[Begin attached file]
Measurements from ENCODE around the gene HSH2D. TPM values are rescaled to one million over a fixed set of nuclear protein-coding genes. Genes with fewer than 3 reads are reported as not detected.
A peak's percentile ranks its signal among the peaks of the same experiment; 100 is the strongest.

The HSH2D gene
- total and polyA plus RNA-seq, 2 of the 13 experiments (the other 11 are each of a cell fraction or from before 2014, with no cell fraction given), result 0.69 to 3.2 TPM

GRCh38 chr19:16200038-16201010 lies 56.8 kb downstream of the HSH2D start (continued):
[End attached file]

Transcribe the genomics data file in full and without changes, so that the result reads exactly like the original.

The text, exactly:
Measurements from ENCODE around the gene HSH2D. TPM values are rescaled to one million over a fixed set of nuclear protein-coding genes. Genes with fewer than 3 reads are reported as not detected.
A peak's percentile ranks its signal among the peaks of the same experiment; 100 is the strongest.

The HSH2D gene
- total and polyA plus RNA-seq, 2 of the 13 experiments (the other 11 are each of a cell fraction or from before 2014, with no cell fraction given), result 0.69 to 3.2 TPM

GRCh38 chr19:16200038-16201010 lies 56.8 kb downstream of the HSH2D start (continued):